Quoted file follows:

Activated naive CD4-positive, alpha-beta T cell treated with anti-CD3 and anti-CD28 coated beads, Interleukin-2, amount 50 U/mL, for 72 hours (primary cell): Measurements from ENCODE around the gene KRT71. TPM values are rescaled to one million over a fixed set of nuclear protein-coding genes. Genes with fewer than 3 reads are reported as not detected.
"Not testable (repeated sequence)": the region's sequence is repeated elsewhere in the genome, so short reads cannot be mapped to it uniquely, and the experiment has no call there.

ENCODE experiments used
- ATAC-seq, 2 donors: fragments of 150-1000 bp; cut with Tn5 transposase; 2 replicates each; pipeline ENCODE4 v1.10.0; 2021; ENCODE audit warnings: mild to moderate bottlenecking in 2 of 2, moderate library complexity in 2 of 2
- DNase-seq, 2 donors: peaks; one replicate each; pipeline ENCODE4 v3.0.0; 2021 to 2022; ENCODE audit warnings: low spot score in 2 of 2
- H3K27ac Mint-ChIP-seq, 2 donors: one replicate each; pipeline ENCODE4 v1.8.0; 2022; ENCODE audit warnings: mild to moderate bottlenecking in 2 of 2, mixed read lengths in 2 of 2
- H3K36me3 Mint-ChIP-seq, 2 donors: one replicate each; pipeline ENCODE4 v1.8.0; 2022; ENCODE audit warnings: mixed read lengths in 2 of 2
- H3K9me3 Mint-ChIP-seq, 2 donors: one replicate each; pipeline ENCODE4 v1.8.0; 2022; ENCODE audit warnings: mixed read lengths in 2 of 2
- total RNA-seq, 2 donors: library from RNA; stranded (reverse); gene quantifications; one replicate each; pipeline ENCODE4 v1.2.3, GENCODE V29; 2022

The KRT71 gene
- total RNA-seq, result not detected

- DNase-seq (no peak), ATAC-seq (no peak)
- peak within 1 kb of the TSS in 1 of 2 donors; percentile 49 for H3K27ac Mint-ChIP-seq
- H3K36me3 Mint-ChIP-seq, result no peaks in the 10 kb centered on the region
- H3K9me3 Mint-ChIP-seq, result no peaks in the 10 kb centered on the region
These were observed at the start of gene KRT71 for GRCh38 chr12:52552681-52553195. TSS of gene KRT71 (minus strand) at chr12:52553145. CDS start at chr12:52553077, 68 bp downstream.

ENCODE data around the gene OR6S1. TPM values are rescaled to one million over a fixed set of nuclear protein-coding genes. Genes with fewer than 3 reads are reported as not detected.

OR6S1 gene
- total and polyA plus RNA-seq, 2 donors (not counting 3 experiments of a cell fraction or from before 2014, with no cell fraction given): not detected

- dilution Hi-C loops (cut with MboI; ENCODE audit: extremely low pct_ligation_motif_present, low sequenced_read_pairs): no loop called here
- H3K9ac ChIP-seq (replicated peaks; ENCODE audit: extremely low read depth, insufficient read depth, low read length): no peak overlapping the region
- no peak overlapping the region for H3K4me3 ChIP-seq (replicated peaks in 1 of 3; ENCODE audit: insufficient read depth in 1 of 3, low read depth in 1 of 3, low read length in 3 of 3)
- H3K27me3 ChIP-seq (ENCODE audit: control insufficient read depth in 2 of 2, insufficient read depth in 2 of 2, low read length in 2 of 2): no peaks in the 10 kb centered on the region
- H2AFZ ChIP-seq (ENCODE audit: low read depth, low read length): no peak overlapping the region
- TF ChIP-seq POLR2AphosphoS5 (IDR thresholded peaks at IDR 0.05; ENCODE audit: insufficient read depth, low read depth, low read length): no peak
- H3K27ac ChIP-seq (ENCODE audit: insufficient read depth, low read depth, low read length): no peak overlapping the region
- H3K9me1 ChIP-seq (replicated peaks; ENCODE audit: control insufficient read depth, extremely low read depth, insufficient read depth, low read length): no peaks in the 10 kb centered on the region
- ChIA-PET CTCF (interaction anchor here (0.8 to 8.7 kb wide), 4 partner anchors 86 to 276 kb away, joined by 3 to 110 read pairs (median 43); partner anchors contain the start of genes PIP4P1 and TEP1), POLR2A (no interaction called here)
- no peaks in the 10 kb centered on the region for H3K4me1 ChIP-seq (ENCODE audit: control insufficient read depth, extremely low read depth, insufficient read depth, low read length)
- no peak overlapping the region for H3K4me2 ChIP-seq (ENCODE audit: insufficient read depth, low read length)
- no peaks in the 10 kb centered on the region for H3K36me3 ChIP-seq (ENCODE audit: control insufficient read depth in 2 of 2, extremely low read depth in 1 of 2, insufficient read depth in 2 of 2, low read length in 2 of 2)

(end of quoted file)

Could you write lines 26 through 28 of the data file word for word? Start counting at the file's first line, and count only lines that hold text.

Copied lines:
- H3K27ac ChIP-seq (ENCODE audit: insufficient read depth, low read depth, low read length): no peak overlapping the region
- H3K9me1 ChIP-seq (replicated peaks; ENCODE audit: control insufficient read depth, extremely low read depth, insufficient read depth, low read length): no peaks in the 10 kb centered on the region
- ChIA-PET CTCF (interaction anchor here (0.8 to 8.7 kb wide), 4 partner anchors 86 to 276 kb away, joined by 3 to 110 read pairs (median 43); partner anchors contain the start of genes PIP4P1 and TEP1), POLR2A (no interaction called here)